Powers of Attorney

A power of attorney is a way of appointing somebody to legally act on your behalf, so that they can do such things as go to the bank for you, ‘phone utilities companies and generally do anything that you yourself would ordinarily be able to do.

There are a number of different powers of attorney in existence and the law concerning them has changed considerably since 2007.  Lasting Powers of Attorney (‘LPAs’) tend to be the type most widely recommended since they continue to be valid if the person who made the LPA loses their mental capacity. Regrettably, too many people have either not heard about powers of attorney or mistakenly believe that they are either too young to be concerned about it or that they are not at risk of losing their mental capacity. Oh to have such foresight! 

LPAs comprise two separate documents – a Health and Welfare LPA and a Property and Financial Affairs LPA. The former allows the Attorney to make decisions such as where the person lives, what they eat, even who they socialise with, as well as what medical treatment they do or do not receive.  This can even extend to life support, since in the LPA you can state whether your Attorney is able to make this decision or whether this should be for Doctors and nursing staff to decide instead. An Attorney can only act for you under this type of LPA if you lose your mental capacity. Under the Property and Financial Affairs LPA, your Attorney can withdraw money from your bank account and spend it on your behalf, set up direct debits, sell shares, buy and sell property and generally deal with anything that needs to be done, unless you state otherwise in the LPA. An Attorney can act under this type of LPA once it has been registered with the Court. Therefore an LPA is not just concerned with the loss of mental capacity but can be useful if the person becomes hospitalised, housebound or simply does not want the bother of having to deal with their personal matters and affairs anymore.

There is no requirement in law for a person to make an LPA, but if there is no LPA and the person loses their mental capacity then the consequences can be severe. A Deputy would need to be appointed by the Court of Protection so that the person’s property and finances can be handled; this is an extremely expensive, very long-winded process which can cause a lot of stress to the family. Without the Health and Welfare LPA in place then Social Services can decide where the person lives and Doctors can decide what medical treatment the person receives; such decisions might be made without the family’s opinions being sought or taken into consideration.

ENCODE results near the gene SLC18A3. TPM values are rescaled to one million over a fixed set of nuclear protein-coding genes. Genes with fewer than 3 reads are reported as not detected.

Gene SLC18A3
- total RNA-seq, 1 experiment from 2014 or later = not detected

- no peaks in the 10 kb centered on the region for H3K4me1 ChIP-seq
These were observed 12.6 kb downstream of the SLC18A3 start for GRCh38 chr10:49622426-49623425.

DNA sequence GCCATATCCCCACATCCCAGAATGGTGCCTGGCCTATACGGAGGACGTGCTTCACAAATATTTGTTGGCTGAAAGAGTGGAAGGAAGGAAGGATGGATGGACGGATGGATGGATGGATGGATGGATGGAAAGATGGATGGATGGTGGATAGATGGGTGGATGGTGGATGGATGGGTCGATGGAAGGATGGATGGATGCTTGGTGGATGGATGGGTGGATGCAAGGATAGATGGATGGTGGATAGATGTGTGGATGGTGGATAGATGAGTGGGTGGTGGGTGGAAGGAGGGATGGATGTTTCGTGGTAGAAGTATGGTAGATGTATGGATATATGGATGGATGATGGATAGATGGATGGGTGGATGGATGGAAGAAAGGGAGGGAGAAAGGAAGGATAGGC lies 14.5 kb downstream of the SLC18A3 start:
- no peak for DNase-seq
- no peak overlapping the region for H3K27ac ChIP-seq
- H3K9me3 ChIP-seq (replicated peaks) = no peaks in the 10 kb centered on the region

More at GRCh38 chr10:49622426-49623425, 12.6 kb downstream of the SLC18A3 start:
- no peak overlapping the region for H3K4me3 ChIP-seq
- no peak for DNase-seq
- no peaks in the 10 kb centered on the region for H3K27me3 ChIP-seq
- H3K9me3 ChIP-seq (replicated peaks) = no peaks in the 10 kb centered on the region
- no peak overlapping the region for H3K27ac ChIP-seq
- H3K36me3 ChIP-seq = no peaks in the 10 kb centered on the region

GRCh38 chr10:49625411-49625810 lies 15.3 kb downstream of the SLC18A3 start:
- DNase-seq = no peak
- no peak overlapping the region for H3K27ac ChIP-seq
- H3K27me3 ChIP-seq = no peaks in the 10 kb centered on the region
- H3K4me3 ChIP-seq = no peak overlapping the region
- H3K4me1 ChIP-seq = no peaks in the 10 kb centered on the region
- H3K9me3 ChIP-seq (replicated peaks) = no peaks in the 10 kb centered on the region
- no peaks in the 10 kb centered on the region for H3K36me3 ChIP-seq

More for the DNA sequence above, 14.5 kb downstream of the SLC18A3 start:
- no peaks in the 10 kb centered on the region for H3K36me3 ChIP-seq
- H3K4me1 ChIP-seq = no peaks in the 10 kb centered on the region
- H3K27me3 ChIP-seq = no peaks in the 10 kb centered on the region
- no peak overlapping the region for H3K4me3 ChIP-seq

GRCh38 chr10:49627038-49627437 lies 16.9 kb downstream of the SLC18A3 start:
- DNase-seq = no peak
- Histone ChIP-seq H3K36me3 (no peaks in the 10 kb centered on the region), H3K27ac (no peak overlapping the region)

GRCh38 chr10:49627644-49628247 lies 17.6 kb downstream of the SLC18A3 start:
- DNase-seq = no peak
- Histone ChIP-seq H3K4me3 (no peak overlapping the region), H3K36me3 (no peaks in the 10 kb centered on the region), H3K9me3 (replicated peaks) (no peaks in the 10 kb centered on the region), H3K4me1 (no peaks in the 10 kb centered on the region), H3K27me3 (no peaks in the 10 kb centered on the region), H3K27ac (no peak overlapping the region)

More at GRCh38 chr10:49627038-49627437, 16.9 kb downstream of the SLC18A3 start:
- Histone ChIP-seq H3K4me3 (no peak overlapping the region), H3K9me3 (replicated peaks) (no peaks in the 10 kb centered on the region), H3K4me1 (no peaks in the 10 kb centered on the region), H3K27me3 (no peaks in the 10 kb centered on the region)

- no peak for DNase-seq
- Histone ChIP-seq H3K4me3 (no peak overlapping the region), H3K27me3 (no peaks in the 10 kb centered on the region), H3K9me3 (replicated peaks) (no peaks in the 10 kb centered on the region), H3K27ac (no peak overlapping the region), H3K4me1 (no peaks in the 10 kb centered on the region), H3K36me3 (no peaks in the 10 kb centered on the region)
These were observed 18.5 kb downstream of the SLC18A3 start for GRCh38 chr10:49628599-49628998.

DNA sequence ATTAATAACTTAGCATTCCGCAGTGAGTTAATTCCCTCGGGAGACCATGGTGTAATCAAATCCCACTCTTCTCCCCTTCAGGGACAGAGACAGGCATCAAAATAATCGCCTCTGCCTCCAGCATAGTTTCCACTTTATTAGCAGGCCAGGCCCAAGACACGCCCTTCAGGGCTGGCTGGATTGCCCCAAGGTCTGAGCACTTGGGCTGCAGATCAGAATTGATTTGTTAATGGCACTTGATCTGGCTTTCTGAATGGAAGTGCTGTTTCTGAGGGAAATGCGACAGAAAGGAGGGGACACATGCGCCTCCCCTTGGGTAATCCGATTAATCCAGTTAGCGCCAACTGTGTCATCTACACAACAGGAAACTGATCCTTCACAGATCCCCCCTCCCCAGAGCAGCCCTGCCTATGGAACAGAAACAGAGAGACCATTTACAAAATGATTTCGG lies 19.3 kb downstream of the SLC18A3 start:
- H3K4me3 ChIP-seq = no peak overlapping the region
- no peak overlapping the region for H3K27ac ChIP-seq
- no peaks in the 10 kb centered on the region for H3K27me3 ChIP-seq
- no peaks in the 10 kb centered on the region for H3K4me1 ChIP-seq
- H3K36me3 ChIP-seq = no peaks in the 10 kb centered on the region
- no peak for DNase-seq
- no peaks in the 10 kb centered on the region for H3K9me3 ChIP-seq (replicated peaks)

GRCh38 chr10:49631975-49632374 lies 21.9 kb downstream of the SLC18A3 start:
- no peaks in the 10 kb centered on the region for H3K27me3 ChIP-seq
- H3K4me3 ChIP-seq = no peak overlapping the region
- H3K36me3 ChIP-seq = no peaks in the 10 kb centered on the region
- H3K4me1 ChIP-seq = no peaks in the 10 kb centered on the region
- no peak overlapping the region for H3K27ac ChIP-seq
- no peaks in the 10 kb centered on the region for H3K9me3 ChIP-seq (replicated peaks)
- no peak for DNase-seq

People often mistakenly equate making an LPA with handing over control over their finances. This is not the case, since you can carry on dealing with your financial and personal affairs for as long as you wish. We often liken LPAs to an insurance policy in that they can be taken out, put away and forgotten about until they need to be used.

Another misconception is that if a joint account is held then this removes the need for an LPA. Although it can make access to the account easier, banks etc can still restrict access to the account if one of the holders loses their mental capacity. Similarly, a third party mandate (where a son or daughter, for instance, can withdraw money from an account) ceases to be valid if the account holder loses their mental capacity. The only way to avoid such problems is to make an LPA.

As well as advising on LPAs and other powers of attorney, we can also undertake the registration of Enduring Powers of Attorney and LPAs. We also offer a Certificate Provider’s service, whereby an LPA is ‘signed off’ to confirm that the person making it is aware of what they are doing and is not being pressurises into doing it. 

We always provide fixed fees. As with all our services, we will always provide a free initial meeting where we can discuss what your requirements are before advising on the way forward. There is never any ‘hard sell’ and no obligation for you to instruct us.

We charge £175 plus VAT to set up each LPA and this includes attending the client to take their instructions, providing the client with a draft of the LPA, attending them to sign the LPA and acting as their Certificate Provider, undertaking the registration of the LPA with the Office of the Public Guardian (who charge a fee to register each LPA, although the fee can be waived or reduced depending on the client's financial circumstances) and providing the client with a certified copy of the LPA at the conclusion of the matter.


At our office: 16 Bolton Street, Brixham, Devon TQ5 9DE

By phone: 01803 850850

By email: luisanicholson@btconnect.com



Monday to Thursday – 9am to 6pm

Friday – 9am to 5pm

Early morning, late evening and weekend appointments are available – please call us to arrange